Here are 3 things everyone can learn from Norwich City
Norwich City are the neutral’s favourites this year. After years of watching promoted sides come into the Premier League with no real ambition to survive, the Canaries have been a breath of fresh air.
However, this isn’t easily done. Fulham promised much of the same when they got promoted but Norwich, of course, went on to win the Championship unlike Fulham, who made a late surge after signing Aleksandar Mitrovic.
No matter what happens for the rest of the season, the Canaries will always have the win against Manchester City to look back upon. Let’s have a look at 3 things every club can learn from the Canaries:
Nothing is won in the transfer window
Norwich were the lowest spenders in the transfer window but spent most of their resources on tying down some of their best players like Teemu Pukki, Max Aarons and Ben Godfrey.
We only need to look at Fulham last season, Manchester United and Everton in recent years and Arsenal this season. We can also look at Spurs last season for a better example.
The modern-day fan demands transfer activity, which can often paper over cracks and fans giddy but it has little or nothing to do with how the team performs on the pitch.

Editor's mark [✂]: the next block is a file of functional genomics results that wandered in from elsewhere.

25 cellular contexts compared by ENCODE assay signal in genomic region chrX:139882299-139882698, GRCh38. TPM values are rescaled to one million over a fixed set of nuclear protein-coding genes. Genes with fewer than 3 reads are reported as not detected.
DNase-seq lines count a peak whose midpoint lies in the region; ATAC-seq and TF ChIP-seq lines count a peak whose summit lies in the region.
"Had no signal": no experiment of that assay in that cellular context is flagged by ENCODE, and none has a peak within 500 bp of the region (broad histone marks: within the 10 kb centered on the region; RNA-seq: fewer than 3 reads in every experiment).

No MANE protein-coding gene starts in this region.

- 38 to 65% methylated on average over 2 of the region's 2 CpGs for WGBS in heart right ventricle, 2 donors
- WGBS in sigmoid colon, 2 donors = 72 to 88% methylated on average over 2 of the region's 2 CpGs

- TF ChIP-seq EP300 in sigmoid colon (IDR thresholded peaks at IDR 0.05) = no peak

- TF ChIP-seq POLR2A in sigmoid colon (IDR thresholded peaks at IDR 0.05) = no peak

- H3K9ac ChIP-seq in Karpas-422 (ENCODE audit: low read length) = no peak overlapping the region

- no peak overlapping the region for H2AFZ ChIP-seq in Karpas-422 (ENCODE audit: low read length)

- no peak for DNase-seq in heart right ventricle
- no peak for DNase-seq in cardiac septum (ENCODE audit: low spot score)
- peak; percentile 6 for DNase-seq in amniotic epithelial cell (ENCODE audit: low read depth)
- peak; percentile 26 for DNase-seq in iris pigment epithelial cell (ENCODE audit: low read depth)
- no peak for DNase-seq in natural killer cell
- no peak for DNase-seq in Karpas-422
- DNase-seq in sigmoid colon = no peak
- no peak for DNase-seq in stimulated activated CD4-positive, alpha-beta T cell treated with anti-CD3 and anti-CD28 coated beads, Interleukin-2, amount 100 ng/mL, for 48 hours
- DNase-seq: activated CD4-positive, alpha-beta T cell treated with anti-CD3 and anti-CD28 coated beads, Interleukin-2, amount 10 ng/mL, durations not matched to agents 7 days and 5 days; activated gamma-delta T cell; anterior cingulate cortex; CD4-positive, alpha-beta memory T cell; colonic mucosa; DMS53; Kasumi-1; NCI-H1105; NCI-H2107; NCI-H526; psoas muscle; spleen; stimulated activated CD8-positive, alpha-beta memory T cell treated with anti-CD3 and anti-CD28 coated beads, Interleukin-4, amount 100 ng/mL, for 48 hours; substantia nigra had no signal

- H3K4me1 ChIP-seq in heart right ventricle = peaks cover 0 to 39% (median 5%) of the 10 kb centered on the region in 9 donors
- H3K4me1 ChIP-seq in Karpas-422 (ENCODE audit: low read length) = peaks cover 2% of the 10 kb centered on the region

Stick to your footballing principles
A lot was made of Norwich’s loss to Liverpool at Anfield in the first game of the season but people ignored the number of chances they created.
Footballing principles have nothing to do with formations and tactics but general principles and Norwich have continued to play an attacking brand of football, where they always initiate attacks from the back to leave their attackers with chances to pounce upon after bypassing a press.
A few adjustments can be made but the principles should always be the same so that there is no confusion among the players and staff.
A structural hierarchy that sings from the same hymn-sheet
The sign of a healthy club is when the owners, the directors, the managers and the players are all singing from the same hymn-sheet.
They’ve been brilliant in the recruitment department and a lot of credit goes to Stuart Webber for identifying these players and to Daniel Farke for being able to coach them into a well-functioning unit.